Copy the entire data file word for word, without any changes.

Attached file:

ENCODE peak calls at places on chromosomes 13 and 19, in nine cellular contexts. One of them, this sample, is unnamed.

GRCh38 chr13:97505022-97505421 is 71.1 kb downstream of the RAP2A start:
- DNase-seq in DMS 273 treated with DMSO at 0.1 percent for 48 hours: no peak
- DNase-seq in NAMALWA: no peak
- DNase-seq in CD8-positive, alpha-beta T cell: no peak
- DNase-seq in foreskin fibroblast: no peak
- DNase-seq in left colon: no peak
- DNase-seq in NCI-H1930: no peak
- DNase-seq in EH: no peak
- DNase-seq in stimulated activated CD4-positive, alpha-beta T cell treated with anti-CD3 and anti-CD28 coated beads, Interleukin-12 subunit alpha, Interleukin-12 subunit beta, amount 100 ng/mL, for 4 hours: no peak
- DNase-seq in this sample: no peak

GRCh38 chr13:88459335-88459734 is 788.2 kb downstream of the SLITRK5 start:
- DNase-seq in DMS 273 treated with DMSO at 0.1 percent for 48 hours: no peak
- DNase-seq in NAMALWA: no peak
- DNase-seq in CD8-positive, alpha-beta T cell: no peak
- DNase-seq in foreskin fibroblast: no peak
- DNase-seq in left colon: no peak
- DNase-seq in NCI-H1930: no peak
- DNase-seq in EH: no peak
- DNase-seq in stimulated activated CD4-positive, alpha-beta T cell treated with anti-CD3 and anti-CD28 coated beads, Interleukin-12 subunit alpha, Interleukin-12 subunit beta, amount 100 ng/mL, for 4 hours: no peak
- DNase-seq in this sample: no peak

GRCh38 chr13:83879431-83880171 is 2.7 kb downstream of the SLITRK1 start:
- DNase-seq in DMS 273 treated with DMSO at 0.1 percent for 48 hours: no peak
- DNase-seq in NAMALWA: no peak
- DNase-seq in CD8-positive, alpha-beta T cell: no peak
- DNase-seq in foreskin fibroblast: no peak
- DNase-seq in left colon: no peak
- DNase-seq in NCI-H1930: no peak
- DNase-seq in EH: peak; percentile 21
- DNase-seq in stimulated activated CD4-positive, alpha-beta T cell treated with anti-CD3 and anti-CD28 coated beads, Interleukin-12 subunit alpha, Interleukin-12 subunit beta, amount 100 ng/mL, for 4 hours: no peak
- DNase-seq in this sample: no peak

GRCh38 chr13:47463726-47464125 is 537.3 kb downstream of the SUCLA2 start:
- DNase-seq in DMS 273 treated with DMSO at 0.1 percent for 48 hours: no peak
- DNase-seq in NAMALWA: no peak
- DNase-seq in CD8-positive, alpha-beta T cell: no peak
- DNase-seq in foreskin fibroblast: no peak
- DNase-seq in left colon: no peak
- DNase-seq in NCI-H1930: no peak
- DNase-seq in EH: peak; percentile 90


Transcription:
ENCODE peak calls at places on chromosomes 13 and 19, in nine cellular contexts. One of them, this sample, is unnamed.

GRCh38 chr13:97505022-97505421 is 71.1 kb downstream of the RAP2A start:
- DNase-seq in DMS 273 treated with DMSO at 0.1 percent for 48 hours: no peak
- DNase-seq in NAMALWA: no peak
- DNase-seq in CD8-positive, alpha-beta T cell: no peak
- DNase-seq in foreskin fibroblast: no peak
- DNase-seq in left colon: no peak
- DNase-seq in NCI-H1930: no peak
- DNase-seq in EH: no peak
- DNase-seq in stimulated activated CD4-positive, alpha-beta T cell treated with anti-CD3 and anti-CD28 coated beads, Interleukin-12 subunit alpha, Interleukin-12 subunit beta, amount 100 ng/mL, for 4 hours: no peak
- DNase-seq in this sample: no peak

GRCh38 chr13:88459335-88459734 is 788.2 kb downstream of the SLITRK5 start:
- DNase-seq in DMS 273 treated with DMSO at 0.1 percent for 48 hours: no peak
- DNase-seq in NAMALWA: no peak
- DNase-seq in CD8-positive, alpha-beta T cell: no peak
- DNase-seq in foreskin fibroblast: no peak
- DNase-seq in left colon: no peak
- DNase-seq in NCI-H1930: no peak
- DNase-seq in EH: no peak
- DNase-seq in stimulated activated CD4-positive, alpha-beta T cell treated with anti-CD3 and anti-CD28 coated beads, Interleukin-12 subunit alpha, Interleukin-12 subunit beta, amount 100 ng/mL, for 4 hours: no peak
- DNase-seq in this sample: no peak

GRCh38 chr13:83879431-83880171 is 2.7 kb downstream of the SLITRK1 start:
- DNase-seq in DMS 273 treated with DMSO at 0.1 percent for 48 hours: no peak
- DNase-seq in NAMALWA: no peak
- DNase-seq in CD8-positive, alpha-beta T cell: no peak
- DNase-seq in foreskin fibroblast: no peak
- DNase-seq in left colon: no peak
- DNase-seq in NCI-H1930: no peak
- DNase-seq in EH: peak; percentile 21
- DNase-seq in stimulated activated CD4-positive, alpha-beta T cell treated with anti-CD3 and anti-CD28 coated beads, Interleukin-12 subunit alpha, Interleukin-12 subunit beta, amount 100 ng/mL, for 4 hours: no peak
- DNase-seq in this sample: no peak

GRCh38 chr13:47463726-47464125 is 537.3 kb downstream of the SUCLA2 start:
- DNase-seq in DMS 273 treated with DMSO at 0.1 percent for 48 hours: no peak
- DNase-seq in NAMALWA: no peak
- DNase-seq in CD8-positive, alpha-beta T cell: no peak
- DNase-seq in foreskin fibroblast: no peak
- DNase-seq in left colon: no peak
- DNase-seq in NCI-H1930: no peak
- DNase-seq in EH: peak; percentile 90